A Personal Path to Growth Bestowed by a Nation of People


This week, I’m especially thankful – thankful I have a solid roof over my head and a home with windows and doors, and readily available food hand-picked from a market, proper medicine and supplies, running water and yes, definitely yes, flushing toilet facilities and a roll of paper always at an arm’s reach to me.

I’m equally thankful I’ve seen with my own eyes, through experiential and cultural travel, a part of the world along the Caribbean Coast, in developing Nicaragua – so now I know what it means to call myself truly fortunate.

I’m thankful for the opportunities, present and past, I’ve had bestowed upon me simply because I’m a red, white and blue, flag-waving American, and thankful to know I could, if I had to, live without surplus and modern conveniences, electricity and things that don’t really matter if it came down to instinctual survival. I am heartened and enlightened to know there are nations of people everywhere, especially in developing countries, that know far more about survival than many of us ever could. And, it is they that have much to show us on what that really means, and globally, we can each benefit from showcasing our cultural differences in a non-exploitative, educational way.

I’m thankful to know I can survive under dire circumstances because I’ve seen people, with my own eyes, who have literally nothing and yet maybe, in some ways, they have everything they could ever want and need, because they know how to live and thrive in some of the poorest conditions on the planet and still know what it means to be a part of a community and to love and support their families.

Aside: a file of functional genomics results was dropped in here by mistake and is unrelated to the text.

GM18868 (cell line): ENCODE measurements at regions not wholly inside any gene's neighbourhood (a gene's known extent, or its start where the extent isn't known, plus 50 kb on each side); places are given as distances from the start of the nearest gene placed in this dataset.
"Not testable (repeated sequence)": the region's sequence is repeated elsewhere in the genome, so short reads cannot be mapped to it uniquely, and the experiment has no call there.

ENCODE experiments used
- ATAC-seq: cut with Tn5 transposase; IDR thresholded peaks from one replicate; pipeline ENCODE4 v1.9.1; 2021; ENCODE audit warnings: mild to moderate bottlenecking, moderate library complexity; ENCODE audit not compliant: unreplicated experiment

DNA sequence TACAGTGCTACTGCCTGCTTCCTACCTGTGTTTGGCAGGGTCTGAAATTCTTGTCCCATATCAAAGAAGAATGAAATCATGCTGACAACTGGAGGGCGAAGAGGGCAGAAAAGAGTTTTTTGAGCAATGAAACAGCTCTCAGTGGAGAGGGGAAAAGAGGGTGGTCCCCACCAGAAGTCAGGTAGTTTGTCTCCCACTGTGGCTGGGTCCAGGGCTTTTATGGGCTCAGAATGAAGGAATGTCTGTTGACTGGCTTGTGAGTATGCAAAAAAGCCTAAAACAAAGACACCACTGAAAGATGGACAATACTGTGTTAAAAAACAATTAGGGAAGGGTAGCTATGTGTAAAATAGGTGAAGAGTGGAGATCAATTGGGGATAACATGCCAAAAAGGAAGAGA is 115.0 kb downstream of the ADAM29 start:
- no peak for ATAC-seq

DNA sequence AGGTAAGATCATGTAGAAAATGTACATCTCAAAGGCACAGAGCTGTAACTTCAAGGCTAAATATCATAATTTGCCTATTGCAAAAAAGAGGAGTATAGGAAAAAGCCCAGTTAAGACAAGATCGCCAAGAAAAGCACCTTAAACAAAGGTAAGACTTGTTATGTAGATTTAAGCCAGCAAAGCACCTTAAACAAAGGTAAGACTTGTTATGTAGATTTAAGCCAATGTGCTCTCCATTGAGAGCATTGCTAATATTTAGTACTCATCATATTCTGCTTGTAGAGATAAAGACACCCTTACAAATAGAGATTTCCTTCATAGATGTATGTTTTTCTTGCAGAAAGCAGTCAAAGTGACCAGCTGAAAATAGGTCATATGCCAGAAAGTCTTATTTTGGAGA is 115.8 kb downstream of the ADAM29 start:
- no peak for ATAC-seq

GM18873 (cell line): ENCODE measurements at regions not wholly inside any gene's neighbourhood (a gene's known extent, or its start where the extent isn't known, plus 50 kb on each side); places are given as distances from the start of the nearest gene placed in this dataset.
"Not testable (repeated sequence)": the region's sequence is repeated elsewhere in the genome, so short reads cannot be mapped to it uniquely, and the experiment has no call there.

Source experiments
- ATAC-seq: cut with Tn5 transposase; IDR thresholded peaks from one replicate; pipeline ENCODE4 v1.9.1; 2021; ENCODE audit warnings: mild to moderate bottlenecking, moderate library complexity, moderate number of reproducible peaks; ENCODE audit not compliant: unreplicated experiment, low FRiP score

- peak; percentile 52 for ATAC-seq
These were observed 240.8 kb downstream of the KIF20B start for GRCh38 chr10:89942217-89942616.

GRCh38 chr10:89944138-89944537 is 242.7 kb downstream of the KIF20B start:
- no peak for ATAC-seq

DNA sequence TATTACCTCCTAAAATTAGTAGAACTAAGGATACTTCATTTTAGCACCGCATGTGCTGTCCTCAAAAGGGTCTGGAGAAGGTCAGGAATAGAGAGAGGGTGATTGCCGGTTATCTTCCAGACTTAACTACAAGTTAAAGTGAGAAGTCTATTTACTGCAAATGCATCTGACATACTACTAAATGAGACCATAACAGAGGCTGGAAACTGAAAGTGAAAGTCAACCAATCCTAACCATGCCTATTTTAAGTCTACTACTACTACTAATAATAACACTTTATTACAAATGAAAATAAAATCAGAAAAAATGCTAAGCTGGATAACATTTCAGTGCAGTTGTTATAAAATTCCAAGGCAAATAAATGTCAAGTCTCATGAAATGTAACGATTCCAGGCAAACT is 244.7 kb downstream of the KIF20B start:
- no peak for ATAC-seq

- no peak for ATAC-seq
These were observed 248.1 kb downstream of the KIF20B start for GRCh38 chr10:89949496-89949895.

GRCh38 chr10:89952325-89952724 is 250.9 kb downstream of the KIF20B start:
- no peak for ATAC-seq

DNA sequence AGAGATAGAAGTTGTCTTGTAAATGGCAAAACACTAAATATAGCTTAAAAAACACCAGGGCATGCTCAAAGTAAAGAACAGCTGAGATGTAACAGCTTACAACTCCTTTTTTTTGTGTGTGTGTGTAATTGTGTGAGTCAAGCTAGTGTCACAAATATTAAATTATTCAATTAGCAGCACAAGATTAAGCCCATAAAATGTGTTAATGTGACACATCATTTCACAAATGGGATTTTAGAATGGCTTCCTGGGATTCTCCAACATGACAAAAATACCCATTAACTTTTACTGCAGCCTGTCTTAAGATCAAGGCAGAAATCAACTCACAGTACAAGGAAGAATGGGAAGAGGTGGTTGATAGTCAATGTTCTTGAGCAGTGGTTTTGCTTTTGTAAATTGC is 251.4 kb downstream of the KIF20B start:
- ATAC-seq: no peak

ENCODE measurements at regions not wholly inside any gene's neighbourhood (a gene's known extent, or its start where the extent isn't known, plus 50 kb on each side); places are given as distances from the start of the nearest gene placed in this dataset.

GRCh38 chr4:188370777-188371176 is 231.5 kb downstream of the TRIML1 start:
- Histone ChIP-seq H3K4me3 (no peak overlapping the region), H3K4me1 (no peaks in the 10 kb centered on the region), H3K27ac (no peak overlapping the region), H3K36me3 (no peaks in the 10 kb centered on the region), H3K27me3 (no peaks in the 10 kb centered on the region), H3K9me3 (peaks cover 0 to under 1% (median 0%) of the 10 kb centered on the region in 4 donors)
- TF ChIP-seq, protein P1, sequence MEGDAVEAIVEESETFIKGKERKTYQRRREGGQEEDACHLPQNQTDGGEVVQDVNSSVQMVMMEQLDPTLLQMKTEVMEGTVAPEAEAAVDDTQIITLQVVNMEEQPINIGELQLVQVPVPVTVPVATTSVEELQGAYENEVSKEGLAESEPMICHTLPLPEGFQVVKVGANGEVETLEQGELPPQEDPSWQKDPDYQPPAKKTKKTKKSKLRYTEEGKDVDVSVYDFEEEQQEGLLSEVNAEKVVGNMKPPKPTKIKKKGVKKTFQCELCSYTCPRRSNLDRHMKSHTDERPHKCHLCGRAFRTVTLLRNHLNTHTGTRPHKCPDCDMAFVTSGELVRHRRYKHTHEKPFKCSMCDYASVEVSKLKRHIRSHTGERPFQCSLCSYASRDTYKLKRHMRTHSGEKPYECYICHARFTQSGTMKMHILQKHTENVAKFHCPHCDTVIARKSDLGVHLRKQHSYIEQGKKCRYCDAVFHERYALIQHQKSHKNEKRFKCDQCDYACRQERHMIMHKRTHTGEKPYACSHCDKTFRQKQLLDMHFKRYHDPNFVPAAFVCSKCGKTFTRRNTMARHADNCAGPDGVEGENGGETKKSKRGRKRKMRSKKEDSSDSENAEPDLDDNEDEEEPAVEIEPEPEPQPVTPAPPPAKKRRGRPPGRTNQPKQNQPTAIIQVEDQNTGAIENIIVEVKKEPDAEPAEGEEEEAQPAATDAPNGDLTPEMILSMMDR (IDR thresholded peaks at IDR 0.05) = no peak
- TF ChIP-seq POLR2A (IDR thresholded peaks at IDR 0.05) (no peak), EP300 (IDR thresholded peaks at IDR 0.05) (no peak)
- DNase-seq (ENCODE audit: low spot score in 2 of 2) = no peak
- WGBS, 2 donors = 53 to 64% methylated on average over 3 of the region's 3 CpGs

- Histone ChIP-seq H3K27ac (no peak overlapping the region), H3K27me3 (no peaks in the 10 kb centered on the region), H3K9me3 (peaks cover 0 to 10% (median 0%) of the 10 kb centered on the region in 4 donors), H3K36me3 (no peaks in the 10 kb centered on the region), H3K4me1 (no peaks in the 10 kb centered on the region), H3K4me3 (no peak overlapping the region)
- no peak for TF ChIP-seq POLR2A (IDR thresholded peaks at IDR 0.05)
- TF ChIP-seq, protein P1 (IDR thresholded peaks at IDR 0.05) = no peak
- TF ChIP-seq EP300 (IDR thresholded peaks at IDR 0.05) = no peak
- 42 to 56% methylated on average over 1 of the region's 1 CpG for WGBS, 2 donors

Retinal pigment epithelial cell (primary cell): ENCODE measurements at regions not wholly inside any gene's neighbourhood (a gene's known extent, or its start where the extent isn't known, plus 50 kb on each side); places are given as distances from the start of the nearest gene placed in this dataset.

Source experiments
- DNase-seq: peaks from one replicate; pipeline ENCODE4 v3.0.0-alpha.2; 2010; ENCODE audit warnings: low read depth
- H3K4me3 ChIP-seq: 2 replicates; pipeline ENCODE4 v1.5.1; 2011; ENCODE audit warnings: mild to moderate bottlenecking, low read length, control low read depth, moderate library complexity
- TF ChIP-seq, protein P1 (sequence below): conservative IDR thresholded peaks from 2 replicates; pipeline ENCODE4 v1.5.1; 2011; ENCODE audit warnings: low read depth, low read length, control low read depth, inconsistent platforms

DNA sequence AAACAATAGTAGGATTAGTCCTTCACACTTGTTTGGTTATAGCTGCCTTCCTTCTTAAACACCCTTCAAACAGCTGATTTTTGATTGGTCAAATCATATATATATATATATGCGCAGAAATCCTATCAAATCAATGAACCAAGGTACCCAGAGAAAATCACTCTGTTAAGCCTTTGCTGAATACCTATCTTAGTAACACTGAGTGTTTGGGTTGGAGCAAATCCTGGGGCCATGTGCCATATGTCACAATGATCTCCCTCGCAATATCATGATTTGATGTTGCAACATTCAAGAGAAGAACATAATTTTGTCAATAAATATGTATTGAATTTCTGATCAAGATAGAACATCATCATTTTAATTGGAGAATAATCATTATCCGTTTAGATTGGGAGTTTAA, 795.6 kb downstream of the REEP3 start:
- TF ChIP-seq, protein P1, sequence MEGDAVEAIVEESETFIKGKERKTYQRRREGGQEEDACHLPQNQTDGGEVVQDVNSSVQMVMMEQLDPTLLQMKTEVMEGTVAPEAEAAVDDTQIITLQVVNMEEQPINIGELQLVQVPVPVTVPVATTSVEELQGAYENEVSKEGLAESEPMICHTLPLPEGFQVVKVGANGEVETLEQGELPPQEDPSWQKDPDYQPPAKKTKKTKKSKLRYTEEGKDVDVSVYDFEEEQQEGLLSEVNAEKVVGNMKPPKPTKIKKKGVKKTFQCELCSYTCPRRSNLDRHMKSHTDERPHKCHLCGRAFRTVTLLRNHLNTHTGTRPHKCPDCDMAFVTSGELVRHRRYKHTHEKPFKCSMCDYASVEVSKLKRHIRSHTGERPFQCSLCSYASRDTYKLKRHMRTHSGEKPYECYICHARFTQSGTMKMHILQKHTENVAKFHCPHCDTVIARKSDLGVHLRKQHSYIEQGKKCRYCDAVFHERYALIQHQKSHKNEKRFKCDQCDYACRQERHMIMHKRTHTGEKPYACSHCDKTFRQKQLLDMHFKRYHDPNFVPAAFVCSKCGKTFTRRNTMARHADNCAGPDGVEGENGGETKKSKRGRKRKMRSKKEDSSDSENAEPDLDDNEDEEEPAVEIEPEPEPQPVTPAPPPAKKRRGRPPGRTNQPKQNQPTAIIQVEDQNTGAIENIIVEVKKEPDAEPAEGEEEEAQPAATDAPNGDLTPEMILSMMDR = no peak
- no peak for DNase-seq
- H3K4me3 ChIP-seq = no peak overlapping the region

I’m thankful that I can now put my personal judgements and biases aside, because I’ve seen impoverished children, far more impoverished than I ever was growing up – living below the poverty line in Midwestern America. While many of the people I met may be lacking in opportunity, Nicaraguan children still smile and are happy, because they are each cared for by an entire village of people, and causes, who invest their hearts and souls into their wellbeing and care, despite economic conditions.

Mostly, I am thankful that I have stumbled upon the Finding Corte Magore project which has put me on a personal path to growth and the opportunity to work and mindshare with some of the smartest and caring people I can ever hope to know. I am thankful that we have “found” Corte Magore and that I have had the great pleasure of coming to know the Campbell family, and their beautiful, private island of Hog Cay, Nicaragua, and that I have personally earned their family’s trust and support in the Finding Corte Magore project. It’s a huge undertaking and I’m comforted to know, it will take our own village of incredible people, to raise this project to be everything it promises to be.

See you on Corte Magore!
The Finding Corte Magore Project
Coming Soon on Hog Cay, Nicaragua

Tonia Allen Gould

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The Finding Corte Magore Project, Live in Nicaragua


Day 1:
We woke-up in Managua, Nicaragua’s Capital. We had hoped to be on the future site of the Finding Corte Magore project today on Hog Cay, but our flight to Bluefields, Nicaragua cancelled due to a tropical depression that moved in. We took advantage of the rain delay and Team Finding Corte Magore hired a driver and we traversed our way to historical Grenada. We hit the streets and really got to be tourists on foot and from inside a horse carriage. The highlight of our day was spending time out on Lago Nicaragua and getting caught in the rain.

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A Dream Coming Closer to True


By Tonia Allen Gould,
AKA: #ArcheryMom